UPDATE: According to one of our commenters who received an email from Cindy Fogarty, attorney for the neighbors opposing the drive-thru, at around midnight the zoning board upheld the neighbors’ appeal and revoked the building permit. The Projo apparently did not have the full story.
It sounds like the neighbors of the proposed Dunkin’ Donuts drive-thru at 480 Pontiac Ave in Cranston are at least having their say. Kudos to Emilio Navarro for creating legislation which will make it harder for this kind of lack of community input to occur again. From the Projo:
City Council member Emilio L. Navarro, who represents the area, stumbled across the permit in November while looking into another concern over traffic leaving the property.
And the neighbors who had fought the drive-through objected, arguing that the city should not have approved a controversial project without consulting them.
Administration officials said they understood the neighborsâ€™ concerns.
But they maintained that the city had pursued all the proper procedures: approval of the drive-through was contingent on the traffic engineerâ€™s approval and the engineer had signed off on the proposal, albeit two years after an initial denial.
Navarro agreed that no laws were broken, but said the system was broken if an unelected official could approve such a controversial project without neighborhood input.
So he sponsored an ordinance, approved by the City Council in February, that requires the traffic engineer to sign off on drive-through proposals before the zoning board takes them up â€“â€“ ensuring that the final decision is made in public, before a panel that takes testimony from residents.
The ordinance also made all drive-though proposals subject to an administrative review designed to ensure that they are in line with city zoning.
But that ordinance did not apply, retroactively, to the Dunkinâ€™ Donuts case â€“â€“ leading to last nightâ€™s meeting.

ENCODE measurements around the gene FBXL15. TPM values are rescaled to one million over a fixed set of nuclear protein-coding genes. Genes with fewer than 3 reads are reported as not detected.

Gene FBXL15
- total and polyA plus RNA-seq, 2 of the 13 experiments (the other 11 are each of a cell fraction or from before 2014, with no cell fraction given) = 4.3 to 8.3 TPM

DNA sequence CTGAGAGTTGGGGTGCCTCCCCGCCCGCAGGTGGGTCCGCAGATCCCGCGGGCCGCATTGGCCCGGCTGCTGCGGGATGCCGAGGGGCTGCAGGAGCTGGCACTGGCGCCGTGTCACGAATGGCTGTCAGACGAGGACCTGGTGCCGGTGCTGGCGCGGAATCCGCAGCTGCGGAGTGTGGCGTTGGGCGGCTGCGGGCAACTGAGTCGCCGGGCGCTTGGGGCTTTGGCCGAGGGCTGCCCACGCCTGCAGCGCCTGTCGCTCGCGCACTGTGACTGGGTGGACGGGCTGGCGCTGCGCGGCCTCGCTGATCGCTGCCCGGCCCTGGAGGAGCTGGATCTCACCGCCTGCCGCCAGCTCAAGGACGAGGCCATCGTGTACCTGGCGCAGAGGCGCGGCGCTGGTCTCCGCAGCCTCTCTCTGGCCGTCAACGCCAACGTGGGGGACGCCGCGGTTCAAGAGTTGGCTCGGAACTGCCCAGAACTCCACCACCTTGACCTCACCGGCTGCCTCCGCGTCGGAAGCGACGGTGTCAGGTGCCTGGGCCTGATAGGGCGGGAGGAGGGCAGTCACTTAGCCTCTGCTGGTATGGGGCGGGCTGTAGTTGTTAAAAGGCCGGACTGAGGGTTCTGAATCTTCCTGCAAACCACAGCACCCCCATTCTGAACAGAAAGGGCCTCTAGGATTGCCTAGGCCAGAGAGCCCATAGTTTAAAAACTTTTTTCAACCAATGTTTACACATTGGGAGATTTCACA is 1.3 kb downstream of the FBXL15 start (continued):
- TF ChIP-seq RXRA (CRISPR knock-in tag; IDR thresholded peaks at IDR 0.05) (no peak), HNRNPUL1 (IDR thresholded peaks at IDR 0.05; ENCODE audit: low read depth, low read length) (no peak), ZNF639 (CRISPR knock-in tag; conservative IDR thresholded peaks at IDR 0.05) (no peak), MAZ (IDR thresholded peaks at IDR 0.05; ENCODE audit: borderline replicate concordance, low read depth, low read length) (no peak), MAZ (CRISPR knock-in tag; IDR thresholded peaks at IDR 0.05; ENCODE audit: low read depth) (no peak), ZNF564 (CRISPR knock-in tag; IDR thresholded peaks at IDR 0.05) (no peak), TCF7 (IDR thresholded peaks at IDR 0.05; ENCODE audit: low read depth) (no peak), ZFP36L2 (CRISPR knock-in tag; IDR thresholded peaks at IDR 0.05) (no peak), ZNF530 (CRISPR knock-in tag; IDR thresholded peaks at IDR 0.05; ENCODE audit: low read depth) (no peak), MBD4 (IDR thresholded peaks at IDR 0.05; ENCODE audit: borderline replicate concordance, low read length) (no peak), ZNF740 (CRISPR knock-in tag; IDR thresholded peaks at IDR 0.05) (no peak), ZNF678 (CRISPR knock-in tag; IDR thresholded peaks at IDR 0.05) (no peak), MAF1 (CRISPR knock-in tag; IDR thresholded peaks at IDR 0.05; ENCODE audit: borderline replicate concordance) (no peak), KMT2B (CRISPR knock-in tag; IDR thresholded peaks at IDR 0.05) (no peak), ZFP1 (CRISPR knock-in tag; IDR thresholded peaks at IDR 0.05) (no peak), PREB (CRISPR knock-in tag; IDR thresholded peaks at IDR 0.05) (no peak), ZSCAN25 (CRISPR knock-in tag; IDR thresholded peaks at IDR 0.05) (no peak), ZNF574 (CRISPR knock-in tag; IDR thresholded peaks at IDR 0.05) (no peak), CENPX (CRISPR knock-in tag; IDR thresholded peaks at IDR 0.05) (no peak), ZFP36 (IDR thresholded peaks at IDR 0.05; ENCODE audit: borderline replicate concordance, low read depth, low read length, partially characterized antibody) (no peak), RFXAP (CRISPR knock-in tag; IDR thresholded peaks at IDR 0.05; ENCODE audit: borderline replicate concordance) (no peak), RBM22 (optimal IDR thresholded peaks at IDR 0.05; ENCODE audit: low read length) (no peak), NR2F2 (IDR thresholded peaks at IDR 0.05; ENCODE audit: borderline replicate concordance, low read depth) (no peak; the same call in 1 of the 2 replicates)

Neighbor Susan Pacheco appealed the issuance of the building permit for the drive-through.
Her lawyer, Cynthia M. Fogarty, a former City Council member, argued last night that the traffic engineer â€“â€“ under the old law â€“â€“ had one chance to approve or deny the drive-through.
Once Ferguson denied it, in 2005, he could not revisit the matter, she suggested.
John DiBona, a lawyer for DiFanti, the owner of the Dunkinâ€™ Donuts, argued that there was no such limitation on the traffic engineerâ€™s powers.
But Ponder, the zoning board member, insisted that DiFanti should have come back before the board with a revised drive-through proposal, rather than present it to the traffic engineer for approval.
I have to admit that part of me would like the convenience of a drive-thru Dunkin’ Donuts so close by. But I’m also one of the neighbors who will be impacted by the cars and traffic issues that this may cause. And the neighbors who are right next to the Dunkin’ Donuts will also have to deal with increased noise and car fumes from idling cars sitting in line.
The fundamental issue is one of homeowner’s rights versus business owner’s rights. Curtis Ponder is correct in that this should not have been allowed to happen without neighbors being involved in the decision-making via the zoning board.